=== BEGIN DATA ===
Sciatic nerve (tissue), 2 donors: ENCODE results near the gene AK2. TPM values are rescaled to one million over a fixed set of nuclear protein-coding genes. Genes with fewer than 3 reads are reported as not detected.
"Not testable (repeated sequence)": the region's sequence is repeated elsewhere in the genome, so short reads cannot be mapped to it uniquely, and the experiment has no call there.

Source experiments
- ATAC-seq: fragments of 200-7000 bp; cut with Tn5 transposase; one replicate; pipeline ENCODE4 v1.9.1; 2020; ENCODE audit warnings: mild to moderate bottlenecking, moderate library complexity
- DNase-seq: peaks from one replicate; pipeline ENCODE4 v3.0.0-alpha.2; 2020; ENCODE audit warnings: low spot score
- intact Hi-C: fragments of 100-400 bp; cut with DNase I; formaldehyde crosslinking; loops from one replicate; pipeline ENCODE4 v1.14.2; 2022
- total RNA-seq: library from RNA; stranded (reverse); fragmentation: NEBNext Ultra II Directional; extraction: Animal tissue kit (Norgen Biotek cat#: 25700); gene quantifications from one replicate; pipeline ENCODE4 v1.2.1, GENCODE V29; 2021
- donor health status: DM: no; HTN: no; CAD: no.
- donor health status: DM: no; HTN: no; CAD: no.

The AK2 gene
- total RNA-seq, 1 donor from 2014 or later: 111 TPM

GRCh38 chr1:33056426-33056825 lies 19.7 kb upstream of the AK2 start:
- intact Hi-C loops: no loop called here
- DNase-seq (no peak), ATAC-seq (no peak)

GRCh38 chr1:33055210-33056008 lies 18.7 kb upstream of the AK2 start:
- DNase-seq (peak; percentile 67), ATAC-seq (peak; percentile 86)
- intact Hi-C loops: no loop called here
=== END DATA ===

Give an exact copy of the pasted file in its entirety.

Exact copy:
Sciatic nerve (tissue), 2 donors: ENCODE results near the gene AK2. TPM values are rescaled to one million over a fixed set of nuclear protein-coding genes. Genes with fewer than 3 reads are reported as not detected.
"Not testable (repeated sequence)": the region's sequence is repeated elsewhere in the genome, so short reads cannot be mapped to it uniquely, and the experiment has no call there.

Source experiments
- ATAC-seq: fragments of 200-7000 bp; cut with Tn5 transposase; one replicate; pipeline ENCODE4 v1.9.1; 2020; ENCODE audit warnings: mild to moderate bottlenecking, moderate library complexity
- DNase-seq: peaks from one replicate; pipeline ENCODE4 v3.0.0-alpha.2; 2020; ENCODE audit warnings: low spot score
- intact Hi-C: fragments of 100-400 bp; cut with DNase I; formaldehyde crosslinking; loops from one replicate; pipeline ENCODE4 v1.14.2; 2022
- total RNA-seq: library from RNA; stranded (reverse); fragmentation: NEBNext Ultra II Directional; extraction: Animal tissue kit (Norgen Biotek cat#: 25700); gene quantifications from one replicate; pipeline ENCODE4 v1.2.1, GENCODE V29; 2021
- donor health status: DM: no; HTN: no; CAD: no.
- donor health status: DM: no; HTN: no; CAD: no.

The AK2 gene
- total RNA-seq, 1 donor from 2014 or later: 111 TPM

GRCh38 chr1:33056426-33056825 lies 19.7 kb upstream of the AK2 start:
- intact Hi-C loops: no loop called here
- DNase-seq (no peak), ATAC-seq (no peak)

GRCh38 chr1:33055210-33056008 lies 18.7 kb upstream of the AK2 start:
- DNase-seq (peak; percentile 67), ATAC-seq (peak; percentile 86)
- intact Hi-C loops: no loop called here